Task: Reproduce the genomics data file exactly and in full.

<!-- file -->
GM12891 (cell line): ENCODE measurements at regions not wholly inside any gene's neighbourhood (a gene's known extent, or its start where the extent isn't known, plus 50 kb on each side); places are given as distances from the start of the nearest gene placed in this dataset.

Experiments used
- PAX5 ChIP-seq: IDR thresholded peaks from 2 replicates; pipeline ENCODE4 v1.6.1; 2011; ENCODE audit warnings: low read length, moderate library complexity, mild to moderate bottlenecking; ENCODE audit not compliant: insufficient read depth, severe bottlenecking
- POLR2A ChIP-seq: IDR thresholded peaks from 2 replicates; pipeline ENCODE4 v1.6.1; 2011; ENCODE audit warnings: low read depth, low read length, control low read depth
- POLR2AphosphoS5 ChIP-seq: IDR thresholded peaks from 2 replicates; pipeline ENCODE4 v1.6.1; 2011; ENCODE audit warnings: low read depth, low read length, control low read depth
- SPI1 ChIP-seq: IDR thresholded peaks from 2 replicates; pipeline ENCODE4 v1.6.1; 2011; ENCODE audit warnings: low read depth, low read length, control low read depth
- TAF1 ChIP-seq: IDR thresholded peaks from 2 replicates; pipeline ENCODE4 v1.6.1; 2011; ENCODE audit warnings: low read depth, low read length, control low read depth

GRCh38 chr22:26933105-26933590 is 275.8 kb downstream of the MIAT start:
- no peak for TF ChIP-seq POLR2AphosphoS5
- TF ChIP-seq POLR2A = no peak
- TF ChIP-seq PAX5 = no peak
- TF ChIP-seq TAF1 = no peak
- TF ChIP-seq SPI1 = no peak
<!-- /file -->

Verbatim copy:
GM12891 (cell line): ENCODE measurements at regions not wholly inside any gene's neighbourhood (a gene's known extent, or its start where the extent isn't known, plus 50 kb on each side); places are given as distances from the start of the nearest gene placed in this dataset.

Experiments used
- PAX5 ChIP-seq: IDR thresholded peaks from 2 replicates; pipeline ENCODE4 v1.6.1; 2011; ENCODE audit warnings: low read length, moderate library complexity, mild to moderate bottlenecking; ENCODE audit not compliant: insufficient read depth, severe bottlenecking
- POLR2A ChIP-seq: IDR thresholded peaks from 2 replicates; pipeline ENCODE4 v1.6.1; 2011; ENCODE audit warnings: low read depth, low read length, control low read depth
- POLR2AphosphoS5 ChIP-seq: IDR thresholded peaks from 2 replicates; pipeline ENCODE4 v1.6.1; 2011; ENCODE audit warnings: low read depth, low read length, control low read depth
- SPI1 ChIP-seq: IDR thresholded peaks from 2 replicates; pipeline ENCODE4 v1.6.1; 2011; ENCODE audit warnings: low read depth, low read length, control low read depth
- TAF1 ChIP-seq: IDR thresholded peaks from 2 replicates; pipeline ENCODE4 v1.6.1; 2011; ENCODE audit warnings: low read depth, low read length, control low read depth

GRCh38 chr22:26933105-26933590 is 275.8 kb downstream of the MIAT start:
- no peak for TF ChIP-seq POLR2AphosphoS5
- TF ChIP-seq POLR2A = no peak
- TF ChIP-seq PAX5 = no peak
- TF ChIP-seq TAF1 = no peak
- TF ChIP-seq SPI1 = no peak